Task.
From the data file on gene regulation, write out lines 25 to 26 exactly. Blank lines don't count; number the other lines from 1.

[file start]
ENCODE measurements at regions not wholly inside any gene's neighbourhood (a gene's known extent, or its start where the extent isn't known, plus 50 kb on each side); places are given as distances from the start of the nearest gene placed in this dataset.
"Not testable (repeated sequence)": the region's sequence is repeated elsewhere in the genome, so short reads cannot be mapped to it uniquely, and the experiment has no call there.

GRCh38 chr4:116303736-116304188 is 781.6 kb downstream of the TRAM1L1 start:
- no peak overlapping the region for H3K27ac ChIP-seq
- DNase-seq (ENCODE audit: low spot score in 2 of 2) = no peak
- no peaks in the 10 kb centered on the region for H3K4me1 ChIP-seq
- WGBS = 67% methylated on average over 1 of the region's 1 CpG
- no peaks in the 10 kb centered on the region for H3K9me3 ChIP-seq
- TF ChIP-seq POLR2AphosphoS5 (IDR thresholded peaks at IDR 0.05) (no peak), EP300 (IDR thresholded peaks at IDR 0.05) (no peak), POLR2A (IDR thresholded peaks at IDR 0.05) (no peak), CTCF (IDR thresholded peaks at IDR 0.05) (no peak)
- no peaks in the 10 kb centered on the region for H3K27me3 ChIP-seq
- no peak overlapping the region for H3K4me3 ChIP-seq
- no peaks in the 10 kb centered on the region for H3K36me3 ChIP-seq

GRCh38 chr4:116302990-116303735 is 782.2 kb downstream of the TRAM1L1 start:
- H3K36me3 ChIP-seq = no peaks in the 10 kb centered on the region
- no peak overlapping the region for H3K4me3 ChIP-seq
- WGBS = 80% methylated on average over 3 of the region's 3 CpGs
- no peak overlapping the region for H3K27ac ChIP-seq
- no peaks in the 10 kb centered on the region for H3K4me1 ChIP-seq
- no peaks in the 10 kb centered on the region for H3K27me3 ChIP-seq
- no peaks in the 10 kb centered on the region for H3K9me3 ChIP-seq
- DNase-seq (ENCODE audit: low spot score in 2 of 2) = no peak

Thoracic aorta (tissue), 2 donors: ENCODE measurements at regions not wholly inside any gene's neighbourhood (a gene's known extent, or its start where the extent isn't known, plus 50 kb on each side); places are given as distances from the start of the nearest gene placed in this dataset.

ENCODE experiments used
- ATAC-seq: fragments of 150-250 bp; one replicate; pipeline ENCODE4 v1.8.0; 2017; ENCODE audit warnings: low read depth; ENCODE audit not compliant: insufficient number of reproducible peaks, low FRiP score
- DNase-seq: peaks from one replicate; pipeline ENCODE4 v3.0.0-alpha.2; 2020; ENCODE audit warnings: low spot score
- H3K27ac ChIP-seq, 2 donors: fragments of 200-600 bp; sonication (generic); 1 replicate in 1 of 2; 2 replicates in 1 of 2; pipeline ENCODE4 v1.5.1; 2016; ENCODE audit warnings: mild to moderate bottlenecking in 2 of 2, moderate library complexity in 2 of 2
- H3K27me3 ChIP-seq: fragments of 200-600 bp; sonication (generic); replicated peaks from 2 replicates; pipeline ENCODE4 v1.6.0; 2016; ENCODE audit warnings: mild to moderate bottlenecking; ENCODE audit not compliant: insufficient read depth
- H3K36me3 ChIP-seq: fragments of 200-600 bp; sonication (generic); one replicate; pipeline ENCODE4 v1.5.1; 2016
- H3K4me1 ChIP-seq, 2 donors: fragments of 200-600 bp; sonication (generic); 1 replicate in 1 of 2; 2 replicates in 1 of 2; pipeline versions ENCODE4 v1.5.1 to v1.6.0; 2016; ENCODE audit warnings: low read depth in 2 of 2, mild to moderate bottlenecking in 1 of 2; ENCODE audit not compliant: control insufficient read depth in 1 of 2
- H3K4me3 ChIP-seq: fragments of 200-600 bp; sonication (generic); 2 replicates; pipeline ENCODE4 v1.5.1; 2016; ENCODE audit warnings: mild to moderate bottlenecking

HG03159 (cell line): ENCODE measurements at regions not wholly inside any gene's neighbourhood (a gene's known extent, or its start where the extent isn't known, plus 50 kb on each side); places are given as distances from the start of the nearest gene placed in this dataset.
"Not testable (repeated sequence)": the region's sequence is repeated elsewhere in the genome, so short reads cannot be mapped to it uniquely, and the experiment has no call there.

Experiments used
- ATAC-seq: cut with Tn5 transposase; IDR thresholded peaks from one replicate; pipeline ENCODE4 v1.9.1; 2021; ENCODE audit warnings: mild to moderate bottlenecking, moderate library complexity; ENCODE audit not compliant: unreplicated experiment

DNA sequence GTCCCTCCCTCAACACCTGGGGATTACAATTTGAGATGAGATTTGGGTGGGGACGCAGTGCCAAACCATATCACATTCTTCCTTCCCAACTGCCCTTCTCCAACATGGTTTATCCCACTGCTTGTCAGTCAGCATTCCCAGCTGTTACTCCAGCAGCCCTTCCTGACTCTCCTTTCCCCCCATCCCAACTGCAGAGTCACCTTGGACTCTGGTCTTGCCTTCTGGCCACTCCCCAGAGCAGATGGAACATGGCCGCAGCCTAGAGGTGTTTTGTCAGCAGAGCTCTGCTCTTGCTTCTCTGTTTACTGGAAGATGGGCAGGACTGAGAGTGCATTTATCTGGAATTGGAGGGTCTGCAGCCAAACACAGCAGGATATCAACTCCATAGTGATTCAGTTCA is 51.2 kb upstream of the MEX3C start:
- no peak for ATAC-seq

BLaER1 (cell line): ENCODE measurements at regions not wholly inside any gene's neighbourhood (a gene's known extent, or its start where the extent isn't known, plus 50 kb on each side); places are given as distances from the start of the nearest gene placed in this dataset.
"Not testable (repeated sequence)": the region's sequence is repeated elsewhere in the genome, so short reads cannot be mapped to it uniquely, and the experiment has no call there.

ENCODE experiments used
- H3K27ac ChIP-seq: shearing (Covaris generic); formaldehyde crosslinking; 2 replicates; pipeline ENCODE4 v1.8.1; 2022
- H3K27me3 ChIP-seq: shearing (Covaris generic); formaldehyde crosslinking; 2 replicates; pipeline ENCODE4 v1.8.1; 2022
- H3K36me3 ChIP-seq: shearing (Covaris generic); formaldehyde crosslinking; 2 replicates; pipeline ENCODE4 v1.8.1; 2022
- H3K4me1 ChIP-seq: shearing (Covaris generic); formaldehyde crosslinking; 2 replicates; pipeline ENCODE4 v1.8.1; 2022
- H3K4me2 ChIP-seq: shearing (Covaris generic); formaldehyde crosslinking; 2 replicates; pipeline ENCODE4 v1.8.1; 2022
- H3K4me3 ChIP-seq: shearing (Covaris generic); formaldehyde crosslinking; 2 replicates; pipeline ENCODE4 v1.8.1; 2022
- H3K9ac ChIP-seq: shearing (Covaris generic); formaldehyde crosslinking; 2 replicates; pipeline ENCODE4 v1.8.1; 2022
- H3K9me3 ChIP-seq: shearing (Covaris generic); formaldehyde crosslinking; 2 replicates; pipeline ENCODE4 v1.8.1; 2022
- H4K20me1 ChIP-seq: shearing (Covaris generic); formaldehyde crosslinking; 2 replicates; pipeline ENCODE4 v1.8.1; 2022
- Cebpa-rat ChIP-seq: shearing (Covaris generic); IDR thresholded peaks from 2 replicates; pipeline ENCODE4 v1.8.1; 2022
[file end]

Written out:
- DNase-seq: peaks from one replicate; pipeline ENCODE4 v3.0.0-alpha.2; 2020; ENCODE audit warnings: low spot score
- H3K27ac ChIP-seq, 2 donors: fragments of 200-600 bp; sonication (generic); 1 replicate in 1 of 2; 2 replicates in 1 of 2; pipeline ENCODE4 v1.5.1; 2016; ENCODE audit warnings: mild to moderate bottlenecking in 2 of 2, moderate library complexity in 2 of 2